Let’s Get a Little Weird with Cars and Bacon


If you’ve ever heard comedian Jim Gaffigan talk about bacon, you know his bacon bit goes on for an uncomfortably long time.

The man loves bacon, as do most citizens of these great United States.

Some of the bacon-related things we obsess over are the sound of bacon cooking (like applause, according to Mr. Gaffigan), the hunt for bits o’ bacon in lettuce, Kevin Bacon and the ability to wrap almost anything in bacon to make it better. People love bacon.

And, now, buyers of a certain car can opt to have it wrapped in… bacon. Because that can only make it better, right?

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Should Our Cars Record Our Every Move?

google self-driving-car

Ninety-six percent of passenger cars and light-duty vehicles from the 2013 model year have electronic data recorders.

Yup, like the black boxes in airplanes, our vehicles’ actions are constantly being recorded, and the only way to avoid it is to buy used.

The statistic comes from the National Highway Traffic Safety Administration, by way of the Huffington Post, in an article about self-driving cars.

The U.S. government would like all self-driving vehicles to have data recorders that would log all events leading up to an accident. The data, in theory, would allow investigators to determine what went wrong in the unfortunate event there are no survivors to recap their versions of things.

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When Buying a 4×4, Make Sure Your 4×4 Is Actually a 4×4

Jeep Grand Cherokee

4×4 or 4×2: Can you tell?

Oh, the stories I’ve heard…

There’s the one guy who bought a used Jeep Grand Cherokee and asked me to come over to help him learn how to put it into 4-wheel drive. Upon quick inspection, I determined this task was impossible, as the vehicle in question lacked an important feature: 4-wheel drive.

Yes, this fellow had purchased a rear-wheel-drive Grand Cherokee without knowing it. Upon discovering this fact, he experienced every negative emotion imaginable while spewing every bad word I’d ever heard and some I hadn’t.

Something similar happened to a friend of a friend, who proudly showed off his new-to-him Toyota Tacoma 4×4. I kept my mouth shut, contrary to my instincts to blurt it out to everyone, that his new “4×4” was really a PreRunner. In case you don’t know, that’s Toyota code for “looks like a 4×4, but isn’t.”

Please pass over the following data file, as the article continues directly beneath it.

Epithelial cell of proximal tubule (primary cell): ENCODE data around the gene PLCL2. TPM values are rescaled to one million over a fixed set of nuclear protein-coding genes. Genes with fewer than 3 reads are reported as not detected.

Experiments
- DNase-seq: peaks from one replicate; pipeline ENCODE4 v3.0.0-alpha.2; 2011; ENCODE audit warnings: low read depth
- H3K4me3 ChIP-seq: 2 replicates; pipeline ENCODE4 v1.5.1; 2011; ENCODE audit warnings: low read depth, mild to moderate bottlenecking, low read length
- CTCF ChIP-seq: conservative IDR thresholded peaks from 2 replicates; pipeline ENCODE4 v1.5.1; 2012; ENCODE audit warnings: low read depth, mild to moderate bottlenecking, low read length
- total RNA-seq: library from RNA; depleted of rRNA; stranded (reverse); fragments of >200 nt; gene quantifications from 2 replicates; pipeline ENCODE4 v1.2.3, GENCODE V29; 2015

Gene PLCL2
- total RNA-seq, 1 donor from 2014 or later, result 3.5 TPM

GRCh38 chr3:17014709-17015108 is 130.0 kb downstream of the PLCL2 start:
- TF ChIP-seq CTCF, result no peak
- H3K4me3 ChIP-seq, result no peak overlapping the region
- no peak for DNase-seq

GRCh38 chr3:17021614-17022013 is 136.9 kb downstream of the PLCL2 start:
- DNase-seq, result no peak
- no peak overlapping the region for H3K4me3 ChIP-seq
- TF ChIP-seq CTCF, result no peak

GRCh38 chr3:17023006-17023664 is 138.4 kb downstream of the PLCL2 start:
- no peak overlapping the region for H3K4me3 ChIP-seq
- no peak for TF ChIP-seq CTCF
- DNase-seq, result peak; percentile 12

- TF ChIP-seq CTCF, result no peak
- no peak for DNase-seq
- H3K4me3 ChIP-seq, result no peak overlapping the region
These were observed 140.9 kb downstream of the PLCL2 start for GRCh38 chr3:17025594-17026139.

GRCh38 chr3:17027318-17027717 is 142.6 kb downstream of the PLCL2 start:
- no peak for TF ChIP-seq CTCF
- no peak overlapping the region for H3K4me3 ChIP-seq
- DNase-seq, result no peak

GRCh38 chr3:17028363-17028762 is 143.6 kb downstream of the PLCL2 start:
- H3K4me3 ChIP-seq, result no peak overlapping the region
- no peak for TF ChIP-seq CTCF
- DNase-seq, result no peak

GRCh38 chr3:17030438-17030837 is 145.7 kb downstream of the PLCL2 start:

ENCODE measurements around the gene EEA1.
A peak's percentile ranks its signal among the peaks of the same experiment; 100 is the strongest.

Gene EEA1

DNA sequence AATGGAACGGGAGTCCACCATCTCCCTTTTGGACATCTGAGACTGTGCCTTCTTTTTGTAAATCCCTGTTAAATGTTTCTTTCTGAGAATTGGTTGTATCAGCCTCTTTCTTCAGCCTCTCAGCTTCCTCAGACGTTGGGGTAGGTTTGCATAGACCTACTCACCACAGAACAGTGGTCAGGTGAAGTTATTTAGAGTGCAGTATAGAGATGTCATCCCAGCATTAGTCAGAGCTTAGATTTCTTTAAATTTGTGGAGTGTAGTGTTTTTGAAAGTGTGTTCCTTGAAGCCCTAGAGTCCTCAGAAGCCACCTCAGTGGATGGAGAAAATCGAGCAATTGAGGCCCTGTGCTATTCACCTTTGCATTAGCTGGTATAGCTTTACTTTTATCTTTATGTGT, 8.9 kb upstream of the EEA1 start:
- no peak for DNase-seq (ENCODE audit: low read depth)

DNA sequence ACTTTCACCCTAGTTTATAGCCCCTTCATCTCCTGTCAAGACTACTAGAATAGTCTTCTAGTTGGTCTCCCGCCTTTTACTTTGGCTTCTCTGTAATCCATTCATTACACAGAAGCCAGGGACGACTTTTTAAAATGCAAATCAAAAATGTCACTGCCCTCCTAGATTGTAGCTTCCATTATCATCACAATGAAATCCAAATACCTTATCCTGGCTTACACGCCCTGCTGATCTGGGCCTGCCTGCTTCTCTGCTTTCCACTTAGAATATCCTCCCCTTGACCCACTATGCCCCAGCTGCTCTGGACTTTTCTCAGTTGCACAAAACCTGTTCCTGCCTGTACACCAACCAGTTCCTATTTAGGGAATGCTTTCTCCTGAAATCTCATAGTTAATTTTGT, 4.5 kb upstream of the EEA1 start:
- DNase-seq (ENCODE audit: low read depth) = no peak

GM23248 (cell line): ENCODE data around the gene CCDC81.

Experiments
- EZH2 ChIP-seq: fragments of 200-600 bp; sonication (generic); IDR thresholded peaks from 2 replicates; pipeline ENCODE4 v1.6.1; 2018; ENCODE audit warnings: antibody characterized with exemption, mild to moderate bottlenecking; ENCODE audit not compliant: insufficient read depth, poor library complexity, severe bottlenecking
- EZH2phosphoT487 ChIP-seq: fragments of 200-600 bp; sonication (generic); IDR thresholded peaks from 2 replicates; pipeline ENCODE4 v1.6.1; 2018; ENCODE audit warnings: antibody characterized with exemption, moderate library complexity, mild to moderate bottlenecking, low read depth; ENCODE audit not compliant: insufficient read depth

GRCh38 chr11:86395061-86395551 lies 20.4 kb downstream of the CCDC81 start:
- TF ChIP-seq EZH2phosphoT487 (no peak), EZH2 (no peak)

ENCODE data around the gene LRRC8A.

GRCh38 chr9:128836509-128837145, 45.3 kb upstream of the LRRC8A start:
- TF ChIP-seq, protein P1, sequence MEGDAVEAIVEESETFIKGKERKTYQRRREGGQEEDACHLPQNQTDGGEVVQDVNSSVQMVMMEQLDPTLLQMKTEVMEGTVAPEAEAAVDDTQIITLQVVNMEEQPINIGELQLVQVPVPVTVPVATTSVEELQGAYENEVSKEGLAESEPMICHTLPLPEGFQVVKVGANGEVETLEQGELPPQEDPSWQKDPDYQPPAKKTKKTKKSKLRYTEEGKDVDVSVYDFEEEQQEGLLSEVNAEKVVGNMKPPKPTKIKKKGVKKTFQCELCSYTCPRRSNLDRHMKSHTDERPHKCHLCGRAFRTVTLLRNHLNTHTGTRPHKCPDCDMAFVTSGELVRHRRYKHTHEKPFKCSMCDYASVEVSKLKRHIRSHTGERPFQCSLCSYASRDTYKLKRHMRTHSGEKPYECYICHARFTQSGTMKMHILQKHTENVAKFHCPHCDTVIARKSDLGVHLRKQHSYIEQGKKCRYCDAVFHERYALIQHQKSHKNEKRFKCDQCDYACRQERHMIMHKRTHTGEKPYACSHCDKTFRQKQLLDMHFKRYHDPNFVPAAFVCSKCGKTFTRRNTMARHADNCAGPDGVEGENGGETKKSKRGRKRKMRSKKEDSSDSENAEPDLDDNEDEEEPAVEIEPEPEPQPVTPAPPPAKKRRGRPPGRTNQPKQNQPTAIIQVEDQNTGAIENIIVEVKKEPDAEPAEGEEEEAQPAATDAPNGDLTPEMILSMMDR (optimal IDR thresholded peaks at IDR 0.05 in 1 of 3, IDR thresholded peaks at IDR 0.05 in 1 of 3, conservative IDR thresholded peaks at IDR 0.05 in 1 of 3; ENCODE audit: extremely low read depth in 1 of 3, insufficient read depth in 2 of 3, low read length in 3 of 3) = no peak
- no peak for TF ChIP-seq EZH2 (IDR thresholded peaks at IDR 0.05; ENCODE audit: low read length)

So, my CarGurus friends, when it comes time to shop for a 4×4, please make sure you take the time to get exactly what you expect.

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New Impala Nothing Like the Old Ones

2014 Chevrolet Impala

I’ve always called it the brown paper bag of vehicles.

A family friend had one when I was younger, and I rented one when I was a young adult on a business trip. Those two experiences were enough to turn me off from the Chevrolet Impala ever since. This was a car that could go unnoticed in traffic and blend in like a brown paper bag in a bag full of other brown paper bags.

The Impala was uninspired, lacked any sort of intriguing design elements whatsoever and drove like a giant sheet of plywood.

So you can imagine my surprise, walking to the mailboxes at my apartment complex, when a car’s rear haunches caught my eye before revealing a word I would never have expected to see emblemized on the rear: Impala.


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Happy or Angry: How Should a Car Look?

2013 Jaguar XF AWD

There’s a lot of anger in car design these days.

Back in my formative years, vehicles just looked like vehicles. Maybe a face could be perceived somewhere between the tungsten halogen headlamps and steel grilles, but generally car “faces” were nothing more than utilitarian methods of shining light and sucking air. I liked that.

Today’s cars are different, mostly because advancements in headlamp technology have allowed designers to get more creative and not only give their cars a face, but create an entire personality.

Typically the personality chosen is an angry one, intended to give the car a sinister look of intimidation.

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Tesla Could Change How Cars Are Sold